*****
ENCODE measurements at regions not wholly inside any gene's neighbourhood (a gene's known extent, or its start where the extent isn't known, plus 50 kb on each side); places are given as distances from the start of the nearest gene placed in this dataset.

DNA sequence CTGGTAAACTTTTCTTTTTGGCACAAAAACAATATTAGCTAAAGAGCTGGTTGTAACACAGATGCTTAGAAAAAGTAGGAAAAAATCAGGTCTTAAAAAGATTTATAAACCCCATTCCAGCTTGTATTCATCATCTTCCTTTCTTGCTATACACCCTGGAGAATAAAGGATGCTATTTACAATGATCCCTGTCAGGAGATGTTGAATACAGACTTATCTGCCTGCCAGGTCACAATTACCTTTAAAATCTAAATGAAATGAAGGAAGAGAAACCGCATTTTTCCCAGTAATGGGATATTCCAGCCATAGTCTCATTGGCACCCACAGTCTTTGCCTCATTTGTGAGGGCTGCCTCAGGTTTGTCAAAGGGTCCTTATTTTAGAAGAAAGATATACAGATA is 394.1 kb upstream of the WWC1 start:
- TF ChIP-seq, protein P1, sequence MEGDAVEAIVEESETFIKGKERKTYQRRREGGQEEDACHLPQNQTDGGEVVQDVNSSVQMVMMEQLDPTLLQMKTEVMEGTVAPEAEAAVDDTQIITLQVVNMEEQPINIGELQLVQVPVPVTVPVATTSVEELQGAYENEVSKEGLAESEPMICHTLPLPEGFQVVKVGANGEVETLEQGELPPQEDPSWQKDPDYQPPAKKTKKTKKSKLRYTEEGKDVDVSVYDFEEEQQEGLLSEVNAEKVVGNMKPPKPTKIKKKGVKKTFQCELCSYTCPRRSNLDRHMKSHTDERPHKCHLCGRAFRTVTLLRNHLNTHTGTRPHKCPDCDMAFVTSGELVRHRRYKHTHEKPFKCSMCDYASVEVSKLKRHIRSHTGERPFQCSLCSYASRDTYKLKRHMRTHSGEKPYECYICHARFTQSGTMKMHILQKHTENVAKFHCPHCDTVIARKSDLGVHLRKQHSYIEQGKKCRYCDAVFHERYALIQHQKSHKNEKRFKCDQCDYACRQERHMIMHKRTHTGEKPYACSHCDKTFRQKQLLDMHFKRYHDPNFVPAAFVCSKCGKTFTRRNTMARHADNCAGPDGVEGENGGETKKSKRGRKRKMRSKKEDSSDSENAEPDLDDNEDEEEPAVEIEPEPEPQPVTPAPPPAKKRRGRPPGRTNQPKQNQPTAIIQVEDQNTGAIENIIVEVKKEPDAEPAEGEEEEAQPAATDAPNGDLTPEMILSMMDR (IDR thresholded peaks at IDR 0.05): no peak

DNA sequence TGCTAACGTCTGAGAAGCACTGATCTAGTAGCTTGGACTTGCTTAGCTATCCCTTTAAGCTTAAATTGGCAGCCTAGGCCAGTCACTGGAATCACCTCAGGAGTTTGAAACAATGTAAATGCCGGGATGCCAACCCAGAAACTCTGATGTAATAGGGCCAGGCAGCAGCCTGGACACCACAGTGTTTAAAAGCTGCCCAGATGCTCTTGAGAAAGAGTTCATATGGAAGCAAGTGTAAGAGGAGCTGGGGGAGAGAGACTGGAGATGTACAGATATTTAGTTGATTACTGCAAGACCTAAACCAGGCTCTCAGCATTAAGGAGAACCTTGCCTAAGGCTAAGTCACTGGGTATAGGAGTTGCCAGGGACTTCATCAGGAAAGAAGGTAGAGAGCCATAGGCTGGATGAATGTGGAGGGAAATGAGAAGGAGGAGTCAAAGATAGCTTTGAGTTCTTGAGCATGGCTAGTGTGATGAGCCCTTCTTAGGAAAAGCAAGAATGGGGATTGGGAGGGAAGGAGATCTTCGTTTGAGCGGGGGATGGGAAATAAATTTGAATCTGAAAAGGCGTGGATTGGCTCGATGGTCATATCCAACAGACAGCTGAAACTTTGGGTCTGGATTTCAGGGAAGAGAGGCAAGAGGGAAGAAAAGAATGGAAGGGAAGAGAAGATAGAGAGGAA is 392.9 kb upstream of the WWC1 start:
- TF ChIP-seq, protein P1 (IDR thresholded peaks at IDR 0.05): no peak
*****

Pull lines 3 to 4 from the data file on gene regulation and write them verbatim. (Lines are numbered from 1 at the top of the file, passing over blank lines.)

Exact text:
- TF ChIP-seq, protein P1, sequence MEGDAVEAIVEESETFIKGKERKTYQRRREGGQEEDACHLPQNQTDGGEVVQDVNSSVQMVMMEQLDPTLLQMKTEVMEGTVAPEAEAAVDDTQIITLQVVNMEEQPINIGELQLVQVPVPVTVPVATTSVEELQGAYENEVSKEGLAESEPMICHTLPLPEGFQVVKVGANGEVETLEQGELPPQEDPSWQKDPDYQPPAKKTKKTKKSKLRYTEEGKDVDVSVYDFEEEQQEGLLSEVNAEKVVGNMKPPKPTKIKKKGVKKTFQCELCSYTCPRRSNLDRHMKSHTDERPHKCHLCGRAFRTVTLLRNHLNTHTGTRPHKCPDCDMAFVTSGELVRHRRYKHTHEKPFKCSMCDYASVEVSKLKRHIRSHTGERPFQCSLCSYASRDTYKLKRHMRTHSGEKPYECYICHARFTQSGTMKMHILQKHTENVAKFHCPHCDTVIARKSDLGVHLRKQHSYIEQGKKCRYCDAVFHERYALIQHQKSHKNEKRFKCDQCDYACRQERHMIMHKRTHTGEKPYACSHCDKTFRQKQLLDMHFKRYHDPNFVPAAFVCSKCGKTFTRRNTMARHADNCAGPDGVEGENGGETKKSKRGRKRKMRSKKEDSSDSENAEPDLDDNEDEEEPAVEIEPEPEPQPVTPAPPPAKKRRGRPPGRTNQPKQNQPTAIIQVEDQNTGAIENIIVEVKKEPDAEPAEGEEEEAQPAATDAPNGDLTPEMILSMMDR (IDR thresholded peaks at IDR 0.05): no peak

DNA sequence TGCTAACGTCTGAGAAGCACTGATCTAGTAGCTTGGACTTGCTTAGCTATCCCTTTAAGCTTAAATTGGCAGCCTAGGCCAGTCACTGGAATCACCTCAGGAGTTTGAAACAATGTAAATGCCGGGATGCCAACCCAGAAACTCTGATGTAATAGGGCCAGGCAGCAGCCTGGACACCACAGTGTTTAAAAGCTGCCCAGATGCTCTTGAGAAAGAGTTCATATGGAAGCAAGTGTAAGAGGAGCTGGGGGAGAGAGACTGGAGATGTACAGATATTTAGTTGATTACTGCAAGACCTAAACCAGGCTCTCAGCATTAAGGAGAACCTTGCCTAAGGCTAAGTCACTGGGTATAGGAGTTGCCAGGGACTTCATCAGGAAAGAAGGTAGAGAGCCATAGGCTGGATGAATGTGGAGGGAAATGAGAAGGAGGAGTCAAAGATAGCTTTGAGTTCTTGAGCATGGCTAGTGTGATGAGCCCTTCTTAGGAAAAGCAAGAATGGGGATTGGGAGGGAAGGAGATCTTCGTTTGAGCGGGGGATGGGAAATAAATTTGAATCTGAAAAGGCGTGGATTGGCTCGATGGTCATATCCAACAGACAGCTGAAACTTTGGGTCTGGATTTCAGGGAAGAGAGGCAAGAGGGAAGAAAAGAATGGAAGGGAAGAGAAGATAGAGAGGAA is 392.9 kb upstream of the WWC1 start: